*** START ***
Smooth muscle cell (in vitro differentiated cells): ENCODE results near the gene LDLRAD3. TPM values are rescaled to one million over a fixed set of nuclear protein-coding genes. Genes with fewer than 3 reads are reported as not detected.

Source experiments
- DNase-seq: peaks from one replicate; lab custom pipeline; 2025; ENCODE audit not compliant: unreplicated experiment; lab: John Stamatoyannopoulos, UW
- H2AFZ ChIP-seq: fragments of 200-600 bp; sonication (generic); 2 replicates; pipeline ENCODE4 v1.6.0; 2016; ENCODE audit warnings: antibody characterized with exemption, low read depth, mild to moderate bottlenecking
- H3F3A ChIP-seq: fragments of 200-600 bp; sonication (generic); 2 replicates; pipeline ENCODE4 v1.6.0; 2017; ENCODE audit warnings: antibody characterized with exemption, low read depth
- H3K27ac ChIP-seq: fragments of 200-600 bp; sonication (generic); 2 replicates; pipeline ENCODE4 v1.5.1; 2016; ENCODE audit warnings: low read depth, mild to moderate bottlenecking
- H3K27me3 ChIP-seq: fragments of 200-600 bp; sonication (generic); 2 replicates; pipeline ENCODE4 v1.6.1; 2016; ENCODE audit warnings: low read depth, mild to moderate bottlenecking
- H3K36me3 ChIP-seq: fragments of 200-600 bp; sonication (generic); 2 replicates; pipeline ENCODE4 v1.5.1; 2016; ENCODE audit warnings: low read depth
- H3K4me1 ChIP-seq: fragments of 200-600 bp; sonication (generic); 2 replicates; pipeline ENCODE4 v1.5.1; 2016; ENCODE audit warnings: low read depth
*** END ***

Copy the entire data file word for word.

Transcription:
Smooth muscle cell (in vitro differentiated cells): ENCODE results near the gene LDLRAD3. TPM values are rescaled to one million over a fixed set of nuclear protein-coding genes. Genes with fewer than 3 reads are reported as not detected.

Source experiments
- DNase-seq: peaks from one replicate; lab custom pipeline; 2025; ENCODE audit not compliant: unreplicated experiment; lab: John Stamatoyannopoulos, UW
- H2AFZ ChIP-seq: fragments of 200-600 bp; sonication (generic); 2 replicates; pipeline ENCODE4 v1.6.0; 2016; ENCODE audit warnings: antibody characterized with exemption, low read depth, mild to moderate bottlenecking
- H3F3A ChIP-seq: fragments of 200-600 bp; sonication (generic); 2 replicates; pipeline ENCODE4 v1.6.0; 2017; ENCODE audit warnings: antibody characterized with exemption, low read depth
- H3K27ac ChIP-seq: fragments of 200-600 bp; sonication (generic); 2 replicates; pipeline ENCODE4 v1.5.1; 2016; ENCODE audit warnings: low read depth, mild to moderate bottlenecking
- H3K27me3 ChIP-seq: fragments of 200-600 bp; sonication (generic); 2 replicates; pipeline ENCODE4 v1.6.1; 2016; ENCODE audit warnings: low read depth, mild to moderate bottlenecking
- H3K36me3 ChIP-seq: fragments of 200-600 bp; sonication (generic); 2 replicates; pipeline ENCODE4 v1.5.1; 2016; ENCODE audit warnings: low read depth
- H3K4me1 ChIP-seq: fragments of 200-600 bp; sonication (generic); 2 replicates; pipeline ENCODE4 v1.5.1; 2016; ENCODE audit warnings: low read depth